3 Things You Need to Know about Eating Protein

A plate of grilled chicken and potatoes
(Image credit: Chicken meal photo via Shutterstock)

Protein is an essential part of the human diet, and most Americans eat plenty of it. 

Adults should eat a minimum of 0.8 grams of protein for every kilogram of body weight daily — that's about 58 grams for a 160-pound adult, according to recommendations from the Institute of Medicine.

"We're a meat-, poultry-, fish-focused society," said Julie Metos, a dietitian at the University of Utah. "When we think of a meal, it's usually some form of meat, surrounded by starches or veggies on a plate."

At any meal, consuming 2 to 3 ounces of cooked lean meat, poultry or fish, or half of a cup of cooked beans, is what's suggested.

Portion sizes in the U.S. are often bigger than that, Metos said.

Three ounces of protein is a serving about the size of the palm of your hand, she said. "But a hamburger at a fast food place is usually 4 ounces. And if you get a double burger, it's 8 ounces."

While eating more protein than what's recommended is not necessarily bad for you, if the excess protein in a diet is contributing to excess calories, it can contribute to weight gain.

Here are three more things you should know about protein.

A high-protein diet may help with weight loss — but only for a little while.

Although there is some evidence to suggest that high-protein, low-carb diets help people lose weight more quickly than low-fat, high-carb diets, it remains unclear if high-protein diets can work for the long term.

In a 2007 study published in the Journal of the American Medical Association, researchers looked at 311 overweight and obese women, and divided them into four groups. Each group followed either the Zone diet (which roughly balances protein, carbohydrates and fat intake), the Atkins diet (high protein, low carb), the LEARN diet (low fat), or Ornish diet (low fat) for one year.

At the end of the study, they found that women on the Atkins diet, who ate the most high-protein meals, lost about 10 pounds, while women in the other groups who lost between three and six pounds. 

But experts have said that not all the women in the study stuck with their assigned diets. 

Metos said that current research suggests focusing weight-loss efforts on reducing the number calories you eat. "The protein, fat and carbohydrate content is not a factor, as long as the calories are reduced."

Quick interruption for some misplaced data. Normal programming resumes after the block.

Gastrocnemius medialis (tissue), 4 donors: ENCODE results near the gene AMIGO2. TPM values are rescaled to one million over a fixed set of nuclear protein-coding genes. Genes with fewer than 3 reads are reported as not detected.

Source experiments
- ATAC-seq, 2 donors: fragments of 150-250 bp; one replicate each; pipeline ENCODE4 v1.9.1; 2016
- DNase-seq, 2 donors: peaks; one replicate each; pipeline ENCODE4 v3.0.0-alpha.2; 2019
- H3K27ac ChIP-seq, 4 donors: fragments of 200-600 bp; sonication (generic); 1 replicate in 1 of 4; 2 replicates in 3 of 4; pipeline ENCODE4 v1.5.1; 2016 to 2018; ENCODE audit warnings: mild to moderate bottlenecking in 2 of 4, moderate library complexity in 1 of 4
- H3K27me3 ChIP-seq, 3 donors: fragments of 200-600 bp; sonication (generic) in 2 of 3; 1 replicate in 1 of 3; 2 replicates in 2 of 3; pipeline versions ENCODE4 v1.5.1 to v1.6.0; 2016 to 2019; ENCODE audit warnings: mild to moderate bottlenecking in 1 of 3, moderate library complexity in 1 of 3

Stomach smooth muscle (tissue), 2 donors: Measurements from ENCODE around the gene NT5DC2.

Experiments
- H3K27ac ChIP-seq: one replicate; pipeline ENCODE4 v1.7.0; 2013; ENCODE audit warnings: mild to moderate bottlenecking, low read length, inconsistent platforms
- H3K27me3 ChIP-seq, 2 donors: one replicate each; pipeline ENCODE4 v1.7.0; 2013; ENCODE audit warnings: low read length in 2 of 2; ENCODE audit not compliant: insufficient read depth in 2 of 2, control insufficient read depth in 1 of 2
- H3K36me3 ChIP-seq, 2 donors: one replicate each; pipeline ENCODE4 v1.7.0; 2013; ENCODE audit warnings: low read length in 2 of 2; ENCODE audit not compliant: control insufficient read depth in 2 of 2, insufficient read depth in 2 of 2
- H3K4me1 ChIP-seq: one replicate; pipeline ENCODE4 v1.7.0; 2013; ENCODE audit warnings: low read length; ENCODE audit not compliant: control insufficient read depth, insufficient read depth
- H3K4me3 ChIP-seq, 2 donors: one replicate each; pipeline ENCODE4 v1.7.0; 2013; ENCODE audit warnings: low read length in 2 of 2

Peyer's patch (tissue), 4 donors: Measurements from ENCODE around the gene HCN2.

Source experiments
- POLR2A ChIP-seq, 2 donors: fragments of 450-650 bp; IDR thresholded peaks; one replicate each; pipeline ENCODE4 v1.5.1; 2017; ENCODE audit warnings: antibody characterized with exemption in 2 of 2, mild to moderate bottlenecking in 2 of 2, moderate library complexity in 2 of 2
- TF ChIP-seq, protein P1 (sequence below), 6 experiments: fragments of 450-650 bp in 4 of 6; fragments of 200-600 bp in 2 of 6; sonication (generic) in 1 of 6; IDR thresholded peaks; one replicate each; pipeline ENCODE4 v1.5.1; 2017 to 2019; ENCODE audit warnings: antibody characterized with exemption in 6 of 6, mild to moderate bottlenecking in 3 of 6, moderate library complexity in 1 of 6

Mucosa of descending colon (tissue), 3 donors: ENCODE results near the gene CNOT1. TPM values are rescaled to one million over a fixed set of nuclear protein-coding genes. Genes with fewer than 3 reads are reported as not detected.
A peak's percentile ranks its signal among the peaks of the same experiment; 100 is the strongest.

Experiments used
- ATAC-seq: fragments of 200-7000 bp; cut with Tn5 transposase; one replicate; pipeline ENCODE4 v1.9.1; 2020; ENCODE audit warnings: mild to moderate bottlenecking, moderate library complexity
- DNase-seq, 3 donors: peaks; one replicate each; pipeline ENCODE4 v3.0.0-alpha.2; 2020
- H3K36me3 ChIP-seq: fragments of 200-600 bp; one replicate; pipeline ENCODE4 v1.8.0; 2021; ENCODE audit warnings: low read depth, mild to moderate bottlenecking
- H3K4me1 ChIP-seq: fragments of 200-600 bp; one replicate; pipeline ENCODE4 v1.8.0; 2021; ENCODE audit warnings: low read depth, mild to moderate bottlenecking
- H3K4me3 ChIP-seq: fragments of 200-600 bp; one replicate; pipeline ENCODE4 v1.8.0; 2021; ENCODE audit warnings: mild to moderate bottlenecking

"Some people report they feel more full with a higher-protein diet, so it could help them indirectly to lower their calorie intake, but over time it is not shown to be better," she said. 

Adding more protein to your diet doesn't promote muscle growth.

In a 2004 study, researchers looked at whether adding more protein to an athlete's diet would affect performance and muscle build.

They found that while athletes — especially those involved with sports that require a lot of endurance and muscle power, such as long-distance runners or football players — may benefit from increased protein intake, most athletes in the study get enough protein from their regular diets.

Even body builders need only a little bit of extra protein, for example by intaking protein powder to support muscle growth, which they can get by eating more food, reports the National Institutes of Health.

"People who are trying to get into shape think they need more protein, so they drink protein shakes," Metos said, "but they probably don't need that at all."

Eating too much protein can be bad for your health.

The health risks of eating too much protein greatly depend on what kind of protein you eat, but some high-protein foods are also rich in saturated fat, which can raise the risk of heart disease.

"It's OK to eat a little extra protein, as long as you keep your calories in check," Metos said. "Protein has calories, so if you eat a little too much, and don't exercise, it can get stored as fat."

In a large study published in the June issue of the British Medical Journal, researchers looked at nearly 44,000 women in Sweden, who were in their 30s and 40s at the study's start, who completed dietary questionnaires. After 15 years, the study group experienced 1,270 cardiac events, such as heart attacks and strokes.

The researchers found that for every 20 fewer grams of carbohydrates that study participants ate daily, and 5 more grams of protein eaten daily, the risk of heart disease increased by 5 percent.

In addition to heart disease, studies suggest that eating high amounts of protein can contribute to high cholesterol levels, gout and may put a strain on the kidneys, especially those who suffer from kidney disease.

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